Saturday, August 8, 2009
Securing Enough Food For the Birds,
( Photo: Lance well into the process of turning a calf into bird food.)
Our blog readers have become accustom to seeing sweet and lovely photos of our patients. Today is a change, but a true representation of another part of what our work entails. Securing enough food for our patients and education birds is a constant effort. Meat rarely comes in neat little packages. More often than not we have to cut up the deer that was hit by a car or in the case above calf that was donated. It is not an easy job for anyone but many of the people here at REGI are vegetarians and all are animal people.
Yesterday I received a phone call from a local farmer that had the difficult chore of putting down a bull calf that became lame. They tried to care for the little one but he never improved and began to suffer obvious pain. She asked if we could use the calf, once dead for food. The answer is as long as he was healthy in every other regard and had not had medication that would remain in his tissue we could and could not live a good life we would. The people were kind enough to bring the calf to us after he had been shot. Our job begins at that point.
( Photo: Lance and Elizabeth remove every bit of usable meat from the calf
It is important to feed predatory birds natural food items. To do anything else would be abuse of their species. Young raptors especially require whole mice and rats for proper bone growth and development. We do use supplements for calcium and other minerals but that approach in limited.
If we use rodents from the public, it is always from people we know and trust. We have to make absolutely sure the sources have no pesticide or any poisons in the areas where the rodents are trapped.
Often people don't understand the rodent poisons they use to kill mice and rats on their property will also kill raptors or other animals that eat that poisoned rodent.
We have a few families that raise mice and rats for fun, then give REGI the overflow. They are our hero's when they come with bags of frozen mice and rats. It is best if they come in already frozen after having been humanely euthanized, because if they don't at least some of those critters end up in cages as pets of our interns or even family members that happen to see them.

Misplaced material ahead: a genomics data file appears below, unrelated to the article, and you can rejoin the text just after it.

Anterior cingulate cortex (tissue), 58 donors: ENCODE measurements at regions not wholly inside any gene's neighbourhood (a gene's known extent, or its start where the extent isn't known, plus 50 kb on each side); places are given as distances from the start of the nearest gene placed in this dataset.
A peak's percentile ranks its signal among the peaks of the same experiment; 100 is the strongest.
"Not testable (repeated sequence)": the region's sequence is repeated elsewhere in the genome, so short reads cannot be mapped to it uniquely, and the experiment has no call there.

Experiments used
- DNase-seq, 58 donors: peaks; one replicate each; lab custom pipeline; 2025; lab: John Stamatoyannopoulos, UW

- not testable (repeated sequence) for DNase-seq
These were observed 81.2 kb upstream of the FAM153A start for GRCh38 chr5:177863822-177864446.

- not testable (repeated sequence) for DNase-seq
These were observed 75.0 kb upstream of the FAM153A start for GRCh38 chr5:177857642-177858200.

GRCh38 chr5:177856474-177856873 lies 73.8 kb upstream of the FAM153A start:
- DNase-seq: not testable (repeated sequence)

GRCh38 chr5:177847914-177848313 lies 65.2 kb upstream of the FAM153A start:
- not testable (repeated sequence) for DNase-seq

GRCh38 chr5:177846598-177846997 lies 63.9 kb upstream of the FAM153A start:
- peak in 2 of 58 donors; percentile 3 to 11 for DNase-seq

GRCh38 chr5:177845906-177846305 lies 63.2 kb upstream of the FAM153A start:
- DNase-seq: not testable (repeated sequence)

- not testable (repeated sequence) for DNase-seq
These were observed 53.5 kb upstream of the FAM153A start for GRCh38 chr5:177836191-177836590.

When we buy frozen mice and rats from suppliers they are about $1.00/mouse and between $2.00-2.50 for a rat depending on size. Young owls for instance eat between 10-17 mice per might each so you can do the math, see the cost involved and understand why we aer elated with "mouse gifts" from local growers.
While I am at it I should address another issue that is often misunderstood about REGI and our food sources. WE DO NOT EVER FEED PETS to our birds. I am repulsed by the thought and astounded when members of the public call to offer us their cat "Fluffy" for raptor food. It just does not happen here. The other thing I find odd is when people assume we feed our raptors smaller patients. That does not happen either. Our patients are patients no matter what size. We are as enthusiastic about raising baby goldfinches and nuthatches as we are red-tailed hawks of eagles. It is clearly an ethical issue for me and our staff.
So there you have it. Another aspect of what being a wildlife rehabilitator is all about. When I saw the interns hard at work over the calf yesterday I thought the photos and this discussion would be worthwhile. We get so many calls with people that want to be wildlife rehabilitators and only think of the raising little babies part of the work and not the whole picture.
Have a good weekend everyone,
Marge Gibson 2009